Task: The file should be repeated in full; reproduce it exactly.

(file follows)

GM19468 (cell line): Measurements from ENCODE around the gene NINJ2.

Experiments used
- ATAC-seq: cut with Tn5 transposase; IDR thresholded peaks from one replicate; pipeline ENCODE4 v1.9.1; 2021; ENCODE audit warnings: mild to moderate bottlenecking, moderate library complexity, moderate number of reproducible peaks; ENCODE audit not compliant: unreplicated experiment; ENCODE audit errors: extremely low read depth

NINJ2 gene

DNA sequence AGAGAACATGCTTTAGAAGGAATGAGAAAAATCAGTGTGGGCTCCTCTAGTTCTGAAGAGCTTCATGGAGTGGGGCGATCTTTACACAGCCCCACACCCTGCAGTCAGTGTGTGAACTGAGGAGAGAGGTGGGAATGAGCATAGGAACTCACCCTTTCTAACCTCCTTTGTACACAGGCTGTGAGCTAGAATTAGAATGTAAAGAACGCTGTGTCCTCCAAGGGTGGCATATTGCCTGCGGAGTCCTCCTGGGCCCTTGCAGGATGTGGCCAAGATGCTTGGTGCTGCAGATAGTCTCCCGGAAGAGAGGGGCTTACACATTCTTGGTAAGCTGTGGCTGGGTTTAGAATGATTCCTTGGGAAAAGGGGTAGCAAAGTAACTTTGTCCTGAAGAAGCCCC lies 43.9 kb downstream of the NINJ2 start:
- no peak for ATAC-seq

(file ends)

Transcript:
GM19468 (cell line): Measurements from ENCODE around the gene NINJ2.

Experiments used
- ATAC-seq: cut with Tn5 transposase; IDR thresholded peaks from one replicate; pipeline ENCODE4 v1.9.1; 2021; ENCODE audit warnings: mild to moderate bottlenecking, moderate library complexity, moderate number of reproducible peaks; ENCODE audit not compliant: unreplicated experiment; ENCODE audit errors: extremely low read depth

NINJ2 gene

DNA sequence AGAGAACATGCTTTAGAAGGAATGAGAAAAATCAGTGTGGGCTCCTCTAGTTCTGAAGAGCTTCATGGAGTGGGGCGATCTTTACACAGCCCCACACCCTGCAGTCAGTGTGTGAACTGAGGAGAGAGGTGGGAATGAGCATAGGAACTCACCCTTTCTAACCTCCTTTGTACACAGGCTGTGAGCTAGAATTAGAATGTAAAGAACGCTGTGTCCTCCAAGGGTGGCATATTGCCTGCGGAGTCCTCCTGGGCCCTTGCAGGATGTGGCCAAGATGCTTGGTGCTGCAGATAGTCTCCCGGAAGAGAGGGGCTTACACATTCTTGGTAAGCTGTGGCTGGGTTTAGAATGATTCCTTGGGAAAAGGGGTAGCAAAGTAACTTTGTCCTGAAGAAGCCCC lies 43.9 kb downstream of the NINJ2 start:
- no peak for ATAC-seq